As I suggested yesterday, the fat lady has yet to sing her song at Independent News & Media.
This morning’s print editon of the Irish Times carries speculation about a “revised proposal” that Denis O’Brien submitted to INM’s bondholders on Wednesday.
Most reports earlier this week treated the INM board’s vote in favour of the O’Reilly refinancing plan on Monday night as the end of the story.
It wasn’t: a 75% majority of bondholder votes is also required. Presumably, the bondholders are willing to give O’Brien another shot.
If this effort fails, O’Brien may try to buy out sufficient of the bondholders to block acceptance of the O’Reilly plan. Under these circumstances, examinership (administration) remains an option for INM. So, too, does the prospect of O’Brien buying the company from its administrators.
This saga, in other words, could still have a long way to run. In this context, O’Brien raised an important point yesterday. Speaking in Dublin, he argued that there is more to this struggle than the dynastic ambitions of two clans:
At a speaking engagement in Dublin yesterday, Mr O’Brien said the restructuring plan announced by the board of INM would make it a ‘zombie’company. Speaking to a group of UCD students at the Belfield campus, Mr O’Brien said INM was ‘an old-style company that has been run into the ground”.
O’Brien is hinting that the O’Reilly plan will result in a company with restricted room for manoeuvre. It’s not the first time he’s mentioned this prospect, either. Last week, O’Brien’s advisors argued that his original plan for INM would result in a company that is ‘better capitalised”.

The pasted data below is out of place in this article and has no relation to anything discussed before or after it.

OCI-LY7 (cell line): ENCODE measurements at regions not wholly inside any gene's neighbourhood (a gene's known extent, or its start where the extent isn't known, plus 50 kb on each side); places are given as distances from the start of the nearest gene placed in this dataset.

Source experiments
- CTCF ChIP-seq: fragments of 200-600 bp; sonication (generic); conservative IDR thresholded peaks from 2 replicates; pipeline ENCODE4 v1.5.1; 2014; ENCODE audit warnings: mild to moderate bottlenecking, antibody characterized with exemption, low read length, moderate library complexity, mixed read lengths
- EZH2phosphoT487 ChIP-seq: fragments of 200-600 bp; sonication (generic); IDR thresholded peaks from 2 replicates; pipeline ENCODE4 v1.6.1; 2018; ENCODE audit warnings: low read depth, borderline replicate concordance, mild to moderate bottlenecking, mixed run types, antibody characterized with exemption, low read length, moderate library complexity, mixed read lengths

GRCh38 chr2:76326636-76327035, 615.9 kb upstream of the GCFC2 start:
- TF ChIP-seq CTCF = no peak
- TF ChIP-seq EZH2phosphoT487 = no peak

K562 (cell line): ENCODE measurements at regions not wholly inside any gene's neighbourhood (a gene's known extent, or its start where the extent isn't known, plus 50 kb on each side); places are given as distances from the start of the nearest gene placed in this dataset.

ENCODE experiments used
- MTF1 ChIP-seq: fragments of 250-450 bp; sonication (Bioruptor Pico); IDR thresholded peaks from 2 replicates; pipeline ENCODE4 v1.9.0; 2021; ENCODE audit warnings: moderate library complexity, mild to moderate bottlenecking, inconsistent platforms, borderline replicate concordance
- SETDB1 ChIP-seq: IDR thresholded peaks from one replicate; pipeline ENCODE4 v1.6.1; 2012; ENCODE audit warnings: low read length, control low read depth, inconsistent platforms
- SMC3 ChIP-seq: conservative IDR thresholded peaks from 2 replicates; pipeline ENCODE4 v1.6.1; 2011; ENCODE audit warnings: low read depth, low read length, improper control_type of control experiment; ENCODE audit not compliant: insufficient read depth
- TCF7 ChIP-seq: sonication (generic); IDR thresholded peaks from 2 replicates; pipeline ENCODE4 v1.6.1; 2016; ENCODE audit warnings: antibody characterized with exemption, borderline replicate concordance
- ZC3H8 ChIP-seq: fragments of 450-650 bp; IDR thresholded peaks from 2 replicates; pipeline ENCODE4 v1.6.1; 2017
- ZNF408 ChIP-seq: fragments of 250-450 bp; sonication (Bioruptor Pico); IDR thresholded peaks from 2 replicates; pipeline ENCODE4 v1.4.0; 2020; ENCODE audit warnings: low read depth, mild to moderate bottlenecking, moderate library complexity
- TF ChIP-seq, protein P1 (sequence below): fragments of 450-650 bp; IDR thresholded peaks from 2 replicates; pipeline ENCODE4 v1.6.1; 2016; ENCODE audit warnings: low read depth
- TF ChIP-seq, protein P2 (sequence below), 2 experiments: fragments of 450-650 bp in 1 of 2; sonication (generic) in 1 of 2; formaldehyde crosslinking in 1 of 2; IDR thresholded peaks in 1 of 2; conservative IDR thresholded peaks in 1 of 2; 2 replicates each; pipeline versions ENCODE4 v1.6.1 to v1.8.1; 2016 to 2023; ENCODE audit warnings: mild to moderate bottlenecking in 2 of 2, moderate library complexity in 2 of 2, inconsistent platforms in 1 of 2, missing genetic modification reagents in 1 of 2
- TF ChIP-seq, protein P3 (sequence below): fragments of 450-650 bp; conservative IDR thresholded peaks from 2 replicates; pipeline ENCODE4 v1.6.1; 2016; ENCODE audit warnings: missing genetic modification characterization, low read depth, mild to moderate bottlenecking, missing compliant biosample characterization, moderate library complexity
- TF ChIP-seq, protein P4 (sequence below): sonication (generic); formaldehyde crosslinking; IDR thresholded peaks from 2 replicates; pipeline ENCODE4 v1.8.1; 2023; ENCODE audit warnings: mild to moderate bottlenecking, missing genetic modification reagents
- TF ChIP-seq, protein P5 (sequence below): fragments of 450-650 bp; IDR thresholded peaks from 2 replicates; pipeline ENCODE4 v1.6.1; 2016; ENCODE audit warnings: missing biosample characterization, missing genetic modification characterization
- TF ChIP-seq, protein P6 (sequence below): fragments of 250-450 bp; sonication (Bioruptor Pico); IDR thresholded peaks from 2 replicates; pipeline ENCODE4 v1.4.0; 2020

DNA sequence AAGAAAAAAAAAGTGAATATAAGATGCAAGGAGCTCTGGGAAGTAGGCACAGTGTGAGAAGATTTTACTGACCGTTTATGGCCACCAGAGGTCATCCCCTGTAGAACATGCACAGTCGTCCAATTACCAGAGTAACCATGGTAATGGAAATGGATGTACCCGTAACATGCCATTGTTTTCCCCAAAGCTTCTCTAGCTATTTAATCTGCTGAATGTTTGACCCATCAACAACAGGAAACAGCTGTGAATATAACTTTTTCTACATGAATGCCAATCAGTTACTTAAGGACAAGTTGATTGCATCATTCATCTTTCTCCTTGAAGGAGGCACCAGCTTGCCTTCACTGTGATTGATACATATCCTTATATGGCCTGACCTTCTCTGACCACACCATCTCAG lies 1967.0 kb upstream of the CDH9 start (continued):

You’d be foolish to take the hints of a buccaneer like O’Brien at face value. At Reuters on Wednesday, Neil Collins described O’Brien’s original plan as “so self-serving as to have no chance of success”. And yet O’Brien raises a valid point.
Too many reports remain fixated on the mechanics of deal-making. What really matters is whether INM, a company that publishes over 200 newspapers around the world, emerges from this crisis with the ability to shape its own destiny.
Johnston Press has already become a zombie company, a cash machine for the masters of the universe. Will INM now follow in its wake?
The warring parties could yet come to resemble the US marine commander who famously claimed that it was necessary to destroy a Vietnamese village in order to save it. All too often, this is the tragic outcome of debt refinancing overlaid with a struggle for equity control.
If INM isn’t already ‘an old-style company that has been run into the ground”, it stands an excellent chance of becoming one by the time its creditors and would-be masters have finished with it.